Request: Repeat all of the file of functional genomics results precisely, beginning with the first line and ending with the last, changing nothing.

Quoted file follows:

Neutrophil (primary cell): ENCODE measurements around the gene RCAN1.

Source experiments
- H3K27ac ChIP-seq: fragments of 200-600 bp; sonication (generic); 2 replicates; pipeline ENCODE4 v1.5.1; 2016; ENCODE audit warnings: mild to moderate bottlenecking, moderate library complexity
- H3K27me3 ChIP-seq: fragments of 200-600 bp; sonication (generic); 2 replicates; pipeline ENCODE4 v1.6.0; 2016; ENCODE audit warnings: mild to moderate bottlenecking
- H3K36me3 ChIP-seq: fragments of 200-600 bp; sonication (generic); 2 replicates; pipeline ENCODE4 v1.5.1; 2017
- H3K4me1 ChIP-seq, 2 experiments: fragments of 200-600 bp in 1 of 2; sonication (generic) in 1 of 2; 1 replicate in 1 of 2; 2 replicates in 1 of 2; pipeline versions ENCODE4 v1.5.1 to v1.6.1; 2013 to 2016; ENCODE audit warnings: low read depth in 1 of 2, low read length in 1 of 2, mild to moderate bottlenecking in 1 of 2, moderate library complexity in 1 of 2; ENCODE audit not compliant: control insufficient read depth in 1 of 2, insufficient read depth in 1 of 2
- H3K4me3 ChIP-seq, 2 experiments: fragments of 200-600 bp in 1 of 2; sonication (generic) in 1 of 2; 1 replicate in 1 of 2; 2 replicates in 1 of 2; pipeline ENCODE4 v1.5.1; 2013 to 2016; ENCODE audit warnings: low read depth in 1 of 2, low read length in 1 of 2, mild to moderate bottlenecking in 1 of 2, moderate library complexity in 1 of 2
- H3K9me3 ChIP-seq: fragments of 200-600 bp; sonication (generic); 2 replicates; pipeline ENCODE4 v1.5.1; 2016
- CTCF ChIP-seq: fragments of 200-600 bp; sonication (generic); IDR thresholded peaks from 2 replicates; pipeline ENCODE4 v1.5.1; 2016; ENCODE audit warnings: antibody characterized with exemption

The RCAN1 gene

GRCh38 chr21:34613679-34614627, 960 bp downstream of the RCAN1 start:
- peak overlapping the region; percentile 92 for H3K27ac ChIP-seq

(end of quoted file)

Neutrophil (primary cell): ENCODE measurements around the gene RCAN1.

Source experiments
- H3K27ac ChIP-seq: fragments of 200-600 bp; sonication (generic); 2 replicates; pipeline ENCODE4 v1.5.1; 2016; ENCODE audit warnings: mild to moderate bottlenecking, moderate library complexity
- H3K27me3 ChIP-seq: fragments of 200-600 bp; sonication (generic); 2 replicates; pipeline ENCODE4 v1.6.0; 2016; ENCODE audit warnings: mild to moderate bottlenecking
- H3K36me3 ChIP-seq: fragments of 200-600 bp; sonication (generic); 2 replicates; pipeline ENCODE4 v1.5.1; 2017
- H3K4me1 ChIP-seq, 2 experiments: fragments of 200-600 bp in 1 of 2; sonication (generic) in 1 of 2; 1 replicate in 1 of 2; 2 replicates in 1 of 2; pipeline versions ENCODE4 v1.5.1 to v1.6.1; 2013 to 2016; ENCODE audit warnings: low read depth in 1 of 2, low read length in 1 of 2, mild to moderate bottlenecking in 1 of 2, moderate library complexity in 1 of 2; ENCODE audit not compliant: control insufficient read depth in 1 of 2, insufficient read depth in 1 of 2
- H3K4me3 ChIP-seq, 2 experiments: fragments of 200-600 bp in 1 of 2; sonication (generic) in 1 of 2; 1 replicate in 1 of 2; 2 replicates in 1 of 2; pipeline ENCODE4 v1.5.1; 2013 to 2016; ENCODE audit warnings: low read depth in 1 of 2, low read length in 1 of 2, mild to moderate bottlenecking in 1 of 2, moderate library complexity in 1 of 2
- H3K9me3 ChIP-seq: fragments of 200-600 bp; sonication (generic); 2 replicates; pipeline ENCODE4 v1.5.1; 2016
- CTCF ChIP-seq: fragments of 200-600 bp; sonication (generic); IDR thresholded peaks from 2 replicates; pipeline ENCODE4 v1.5.1; 2016; ENCODE audit warnings: antibody characterized with exemption

The RCAN1 gene

GRCh38 chr21:34613679-34614627, 960 bp downstream of the RCAN1 start:
- peak overlapping the region; percentile 92 for H3K27ac ChIP-seq